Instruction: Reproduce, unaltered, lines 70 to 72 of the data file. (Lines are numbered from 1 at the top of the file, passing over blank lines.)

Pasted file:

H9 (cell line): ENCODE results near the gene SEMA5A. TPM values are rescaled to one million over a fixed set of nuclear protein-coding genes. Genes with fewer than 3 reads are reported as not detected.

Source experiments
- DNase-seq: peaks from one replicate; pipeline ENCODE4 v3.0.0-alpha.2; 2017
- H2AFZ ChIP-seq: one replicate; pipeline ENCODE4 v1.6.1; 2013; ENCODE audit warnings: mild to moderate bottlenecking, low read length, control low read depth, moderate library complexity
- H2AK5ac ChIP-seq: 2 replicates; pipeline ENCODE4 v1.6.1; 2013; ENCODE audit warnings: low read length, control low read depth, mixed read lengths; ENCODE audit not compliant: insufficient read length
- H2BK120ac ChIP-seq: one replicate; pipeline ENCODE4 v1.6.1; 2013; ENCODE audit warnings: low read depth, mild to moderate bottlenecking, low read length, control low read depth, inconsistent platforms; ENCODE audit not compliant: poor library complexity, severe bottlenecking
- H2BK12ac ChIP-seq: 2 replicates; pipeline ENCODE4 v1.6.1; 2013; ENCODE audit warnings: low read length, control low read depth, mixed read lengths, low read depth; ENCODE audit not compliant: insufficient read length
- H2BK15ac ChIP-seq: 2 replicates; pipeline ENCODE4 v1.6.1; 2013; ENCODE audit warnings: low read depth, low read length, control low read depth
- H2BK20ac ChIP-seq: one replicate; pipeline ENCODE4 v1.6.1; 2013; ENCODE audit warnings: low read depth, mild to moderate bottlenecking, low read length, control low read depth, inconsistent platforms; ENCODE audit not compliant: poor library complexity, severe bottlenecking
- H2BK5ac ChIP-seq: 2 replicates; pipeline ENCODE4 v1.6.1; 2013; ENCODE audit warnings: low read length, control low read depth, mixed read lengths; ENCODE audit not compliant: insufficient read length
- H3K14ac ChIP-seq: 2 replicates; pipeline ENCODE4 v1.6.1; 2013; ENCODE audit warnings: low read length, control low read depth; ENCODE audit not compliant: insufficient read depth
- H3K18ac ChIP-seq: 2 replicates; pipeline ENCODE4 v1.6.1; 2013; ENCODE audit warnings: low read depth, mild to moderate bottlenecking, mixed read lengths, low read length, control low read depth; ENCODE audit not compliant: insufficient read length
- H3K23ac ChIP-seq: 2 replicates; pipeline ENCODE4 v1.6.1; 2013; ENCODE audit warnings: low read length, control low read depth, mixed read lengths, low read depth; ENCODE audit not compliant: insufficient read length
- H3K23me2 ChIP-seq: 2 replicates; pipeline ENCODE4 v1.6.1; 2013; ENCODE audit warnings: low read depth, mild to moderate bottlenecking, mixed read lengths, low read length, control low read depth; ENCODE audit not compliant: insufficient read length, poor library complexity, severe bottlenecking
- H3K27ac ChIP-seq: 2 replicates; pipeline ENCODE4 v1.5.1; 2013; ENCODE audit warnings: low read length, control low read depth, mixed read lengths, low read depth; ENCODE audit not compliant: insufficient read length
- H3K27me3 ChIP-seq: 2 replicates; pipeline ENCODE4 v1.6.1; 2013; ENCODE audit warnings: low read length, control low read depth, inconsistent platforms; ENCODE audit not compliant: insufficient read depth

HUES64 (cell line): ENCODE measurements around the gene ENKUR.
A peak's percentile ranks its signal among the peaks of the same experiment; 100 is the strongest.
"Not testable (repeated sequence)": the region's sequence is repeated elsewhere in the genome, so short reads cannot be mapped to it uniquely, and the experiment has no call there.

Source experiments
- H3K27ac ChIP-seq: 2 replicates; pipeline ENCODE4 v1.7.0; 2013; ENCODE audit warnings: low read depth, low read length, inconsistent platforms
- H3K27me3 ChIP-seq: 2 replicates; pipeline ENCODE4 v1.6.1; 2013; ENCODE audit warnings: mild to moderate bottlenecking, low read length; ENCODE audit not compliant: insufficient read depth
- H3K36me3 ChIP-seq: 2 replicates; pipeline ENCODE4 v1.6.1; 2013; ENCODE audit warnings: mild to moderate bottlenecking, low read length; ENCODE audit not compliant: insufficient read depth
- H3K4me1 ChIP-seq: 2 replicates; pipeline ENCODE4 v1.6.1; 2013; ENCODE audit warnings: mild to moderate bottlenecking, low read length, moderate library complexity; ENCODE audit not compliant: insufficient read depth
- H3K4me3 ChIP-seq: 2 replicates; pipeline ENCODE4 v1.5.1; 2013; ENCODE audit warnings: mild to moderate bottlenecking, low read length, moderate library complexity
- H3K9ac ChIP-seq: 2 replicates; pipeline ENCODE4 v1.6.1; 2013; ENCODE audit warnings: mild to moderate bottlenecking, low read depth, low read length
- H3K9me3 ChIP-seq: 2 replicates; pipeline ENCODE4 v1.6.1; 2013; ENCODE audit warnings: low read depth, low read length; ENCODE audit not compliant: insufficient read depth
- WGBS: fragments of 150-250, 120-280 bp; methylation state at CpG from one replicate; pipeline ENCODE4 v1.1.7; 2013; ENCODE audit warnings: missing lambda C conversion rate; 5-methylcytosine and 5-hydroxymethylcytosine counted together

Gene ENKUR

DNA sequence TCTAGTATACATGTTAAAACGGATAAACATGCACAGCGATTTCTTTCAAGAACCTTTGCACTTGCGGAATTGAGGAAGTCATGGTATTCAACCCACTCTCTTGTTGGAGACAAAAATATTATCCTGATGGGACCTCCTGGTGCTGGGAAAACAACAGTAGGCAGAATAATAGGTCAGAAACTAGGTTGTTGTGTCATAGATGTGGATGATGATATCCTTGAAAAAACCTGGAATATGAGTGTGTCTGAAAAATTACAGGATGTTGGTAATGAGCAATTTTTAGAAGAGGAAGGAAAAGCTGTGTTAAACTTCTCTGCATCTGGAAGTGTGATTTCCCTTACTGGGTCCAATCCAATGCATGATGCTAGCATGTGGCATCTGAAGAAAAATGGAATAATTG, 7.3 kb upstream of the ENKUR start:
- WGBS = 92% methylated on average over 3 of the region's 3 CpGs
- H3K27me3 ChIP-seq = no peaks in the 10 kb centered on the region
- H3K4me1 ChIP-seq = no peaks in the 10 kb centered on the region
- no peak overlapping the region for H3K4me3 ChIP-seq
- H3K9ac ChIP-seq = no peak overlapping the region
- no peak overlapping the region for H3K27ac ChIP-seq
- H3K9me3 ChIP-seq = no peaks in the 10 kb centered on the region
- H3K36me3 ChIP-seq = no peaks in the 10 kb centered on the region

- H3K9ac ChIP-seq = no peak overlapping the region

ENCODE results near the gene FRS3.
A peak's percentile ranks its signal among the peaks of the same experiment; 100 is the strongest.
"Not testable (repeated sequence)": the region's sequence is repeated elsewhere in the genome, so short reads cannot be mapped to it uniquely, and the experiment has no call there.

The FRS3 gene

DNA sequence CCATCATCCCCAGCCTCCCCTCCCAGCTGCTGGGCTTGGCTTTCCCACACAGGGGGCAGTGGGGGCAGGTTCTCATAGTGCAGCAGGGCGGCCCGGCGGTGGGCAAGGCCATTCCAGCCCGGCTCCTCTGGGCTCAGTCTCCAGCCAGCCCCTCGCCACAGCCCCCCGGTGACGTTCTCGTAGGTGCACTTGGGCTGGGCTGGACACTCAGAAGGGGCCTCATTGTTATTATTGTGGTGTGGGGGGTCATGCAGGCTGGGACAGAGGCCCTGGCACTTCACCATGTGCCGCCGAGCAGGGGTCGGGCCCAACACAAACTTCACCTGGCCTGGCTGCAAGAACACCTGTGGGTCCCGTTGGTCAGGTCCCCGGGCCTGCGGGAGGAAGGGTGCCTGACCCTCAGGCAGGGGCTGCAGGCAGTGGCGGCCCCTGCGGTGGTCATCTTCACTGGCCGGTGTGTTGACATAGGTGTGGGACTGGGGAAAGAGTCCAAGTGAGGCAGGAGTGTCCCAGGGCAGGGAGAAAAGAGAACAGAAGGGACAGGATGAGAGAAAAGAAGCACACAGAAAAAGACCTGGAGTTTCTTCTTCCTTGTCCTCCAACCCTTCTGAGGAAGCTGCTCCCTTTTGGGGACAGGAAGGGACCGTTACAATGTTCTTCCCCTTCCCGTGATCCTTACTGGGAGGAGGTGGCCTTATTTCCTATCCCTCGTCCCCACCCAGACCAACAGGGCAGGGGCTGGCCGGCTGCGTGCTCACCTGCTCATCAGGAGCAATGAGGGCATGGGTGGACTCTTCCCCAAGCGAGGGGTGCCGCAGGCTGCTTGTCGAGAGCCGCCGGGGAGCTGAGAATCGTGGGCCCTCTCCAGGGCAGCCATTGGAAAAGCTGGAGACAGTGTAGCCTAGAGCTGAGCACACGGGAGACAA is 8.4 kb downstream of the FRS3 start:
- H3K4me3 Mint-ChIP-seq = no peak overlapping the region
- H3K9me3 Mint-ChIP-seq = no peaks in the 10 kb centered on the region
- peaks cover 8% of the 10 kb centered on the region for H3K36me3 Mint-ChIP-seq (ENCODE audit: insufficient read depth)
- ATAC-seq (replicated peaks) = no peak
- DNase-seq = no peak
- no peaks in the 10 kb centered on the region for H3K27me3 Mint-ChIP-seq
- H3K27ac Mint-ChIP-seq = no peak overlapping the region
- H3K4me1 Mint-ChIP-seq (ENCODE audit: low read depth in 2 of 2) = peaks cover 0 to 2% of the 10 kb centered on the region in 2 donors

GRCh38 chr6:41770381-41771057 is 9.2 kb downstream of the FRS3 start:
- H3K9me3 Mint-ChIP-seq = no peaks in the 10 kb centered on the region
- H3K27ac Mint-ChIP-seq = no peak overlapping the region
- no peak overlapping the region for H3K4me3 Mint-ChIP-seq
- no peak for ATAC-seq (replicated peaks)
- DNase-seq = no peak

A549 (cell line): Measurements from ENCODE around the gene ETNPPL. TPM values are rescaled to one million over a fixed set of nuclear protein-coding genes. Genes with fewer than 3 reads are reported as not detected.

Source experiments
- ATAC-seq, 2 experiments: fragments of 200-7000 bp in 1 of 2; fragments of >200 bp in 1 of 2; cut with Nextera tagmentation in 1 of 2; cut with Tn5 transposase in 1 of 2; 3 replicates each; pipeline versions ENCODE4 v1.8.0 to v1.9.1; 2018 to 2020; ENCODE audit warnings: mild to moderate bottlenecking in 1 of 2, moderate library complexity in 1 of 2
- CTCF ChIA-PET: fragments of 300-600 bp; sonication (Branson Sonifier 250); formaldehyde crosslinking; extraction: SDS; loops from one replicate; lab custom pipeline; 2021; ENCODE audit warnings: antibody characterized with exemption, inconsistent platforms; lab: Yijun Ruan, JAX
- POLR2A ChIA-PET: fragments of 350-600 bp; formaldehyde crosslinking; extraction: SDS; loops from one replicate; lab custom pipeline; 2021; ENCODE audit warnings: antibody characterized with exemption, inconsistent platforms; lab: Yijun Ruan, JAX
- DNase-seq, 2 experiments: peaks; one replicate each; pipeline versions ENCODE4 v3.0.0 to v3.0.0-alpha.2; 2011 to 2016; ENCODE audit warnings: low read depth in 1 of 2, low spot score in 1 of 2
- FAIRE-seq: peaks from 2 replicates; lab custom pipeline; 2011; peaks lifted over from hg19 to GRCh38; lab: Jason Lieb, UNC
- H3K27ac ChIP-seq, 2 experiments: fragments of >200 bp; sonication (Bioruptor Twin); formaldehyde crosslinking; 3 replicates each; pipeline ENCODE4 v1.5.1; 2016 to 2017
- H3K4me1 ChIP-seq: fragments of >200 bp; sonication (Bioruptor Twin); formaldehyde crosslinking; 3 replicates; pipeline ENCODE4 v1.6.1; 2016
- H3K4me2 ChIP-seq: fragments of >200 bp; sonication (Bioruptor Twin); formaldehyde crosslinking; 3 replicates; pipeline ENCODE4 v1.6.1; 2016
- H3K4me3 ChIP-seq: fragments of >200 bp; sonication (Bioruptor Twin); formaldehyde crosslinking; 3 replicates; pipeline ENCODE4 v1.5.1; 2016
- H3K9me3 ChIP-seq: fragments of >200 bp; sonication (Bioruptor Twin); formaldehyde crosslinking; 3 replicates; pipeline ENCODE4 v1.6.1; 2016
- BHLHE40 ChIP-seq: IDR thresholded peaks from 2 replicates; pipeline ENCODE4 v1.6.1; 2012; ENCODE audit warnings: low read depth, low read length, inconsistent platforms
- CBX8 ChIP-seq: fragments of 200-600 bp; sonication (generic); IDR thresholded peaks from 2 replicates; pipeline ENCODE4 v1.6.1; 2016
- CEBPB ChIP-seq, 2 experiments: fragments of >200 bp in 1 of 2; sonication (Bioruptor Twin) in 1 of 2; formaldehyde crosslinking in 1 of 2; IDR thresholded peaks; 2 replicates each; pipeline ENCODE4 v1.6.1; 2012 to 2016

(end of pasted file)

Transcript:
- H3K9me3 ChIP-seq: fragments of >200 bp; sonication (Bioruptor Twin); formaldehyde crosslinking; 3 replicates; pipeline ENCODE4 v1.6.1; 2016
- BHLHE40 ChIP-seq: IDR thresholded peaks from 2 replicates; pipeline ENCODE4 v1.6.1; 2012; ENCODE audit warnings: low read depth, low read length, inconsistent platforms
- CBX8 ChIP-seq: fragments of 200-600 bp; sonication (generic); IDR thresholded peaks from 2 replicates; pipeline ENCODE4 v1.6.1; 2016